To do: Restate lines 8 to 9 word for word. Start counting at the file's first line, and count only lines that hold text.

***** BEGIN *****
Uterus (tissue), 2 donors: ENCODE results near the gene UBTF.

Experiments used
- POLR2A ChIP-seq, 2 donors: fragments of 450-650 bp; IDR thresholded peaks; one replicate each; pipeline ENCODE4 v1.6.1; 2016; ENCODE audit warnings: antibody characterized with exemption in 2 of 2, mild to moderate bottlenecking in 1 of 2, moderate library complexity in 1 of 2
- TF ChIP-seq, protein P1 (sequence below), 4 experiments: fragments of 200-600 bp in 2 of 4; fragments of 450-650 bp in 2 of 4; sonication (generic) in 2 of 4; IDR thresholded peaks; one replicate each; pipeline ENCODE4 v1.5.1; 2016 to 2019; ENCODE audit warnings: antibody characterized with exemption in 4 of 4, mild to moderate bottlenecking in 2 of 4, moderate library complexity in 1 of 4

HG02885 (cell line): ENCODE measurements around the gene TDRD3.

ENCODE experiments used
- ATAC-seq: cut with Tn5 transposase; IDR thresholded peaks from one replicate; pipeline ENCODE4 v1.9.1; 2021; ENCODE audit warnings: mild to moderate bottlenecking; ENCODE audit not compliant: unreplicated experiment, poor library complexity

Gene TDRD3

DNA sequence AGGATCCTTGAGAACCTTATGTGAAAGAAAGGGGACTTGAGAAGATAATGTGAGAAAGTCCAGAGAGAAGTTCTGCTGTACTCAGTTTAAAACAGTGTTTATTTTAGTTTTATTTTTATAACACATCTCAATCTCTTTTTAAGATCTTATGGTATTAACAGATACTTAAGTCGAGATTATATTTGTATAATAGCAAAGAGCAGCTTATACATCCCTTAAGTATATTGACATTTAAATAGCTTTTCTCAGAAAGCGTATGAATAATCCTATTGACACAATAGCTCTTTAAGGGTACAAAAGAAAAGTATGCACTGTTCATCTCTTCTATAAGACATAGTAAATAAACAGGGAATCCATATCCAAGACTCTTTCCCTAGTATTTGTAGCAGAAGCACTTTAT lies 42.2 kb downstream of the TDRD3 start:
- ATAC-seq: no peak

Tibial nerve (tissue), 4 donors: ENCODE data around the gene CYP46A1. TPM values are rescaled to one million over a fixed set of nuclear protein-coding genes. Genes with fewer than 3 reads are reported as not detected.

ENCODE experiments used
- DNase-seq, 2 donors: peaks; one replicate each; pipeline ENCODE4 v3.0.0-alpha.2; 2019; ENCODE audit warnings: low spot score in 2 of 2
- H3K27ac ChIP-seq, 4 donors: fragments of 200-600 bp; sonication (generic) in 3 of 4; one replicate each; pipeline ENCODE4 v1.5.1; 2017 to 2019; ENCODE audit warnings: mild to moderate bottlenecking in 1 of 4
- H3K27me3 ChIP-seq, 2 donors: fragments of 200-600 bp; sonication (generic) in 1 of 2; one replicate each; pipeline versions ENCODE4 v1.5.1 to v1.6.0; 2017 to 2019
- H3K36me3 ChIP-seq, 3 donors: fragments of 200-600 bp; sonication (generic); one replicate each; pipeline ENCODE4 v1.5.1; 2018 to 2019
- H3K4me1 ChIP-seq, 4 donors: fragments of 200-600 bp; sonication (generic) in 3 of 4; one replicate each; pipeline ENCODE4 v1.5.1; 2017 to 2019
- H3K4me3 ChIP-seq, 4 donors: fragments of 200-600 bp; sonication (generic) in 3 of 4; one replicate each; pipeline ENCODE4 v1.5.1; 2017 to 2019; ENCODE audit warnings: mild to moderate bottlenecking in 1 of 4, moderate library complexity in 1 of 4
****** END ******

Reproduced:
Gene TDRD3

DNA sequence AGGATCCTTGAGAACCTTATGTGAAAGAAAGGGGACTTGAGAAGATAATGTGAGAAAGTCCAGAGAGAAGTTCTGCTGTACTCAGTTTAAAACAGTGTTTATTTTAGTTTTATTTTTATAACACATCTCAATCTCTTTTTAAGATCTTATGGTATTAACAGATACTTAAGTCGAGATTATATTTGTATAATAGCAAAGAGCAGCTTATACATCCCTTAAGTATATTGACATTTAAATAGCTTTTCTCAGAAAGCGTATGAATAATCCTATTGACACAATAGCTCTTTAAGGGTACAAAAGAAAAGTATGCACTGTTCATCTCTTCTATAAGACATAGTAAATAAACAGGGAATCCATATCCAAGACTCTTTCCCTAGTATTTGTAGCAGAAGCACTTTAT lies 42.2 kb downstream of the TDRD3 start: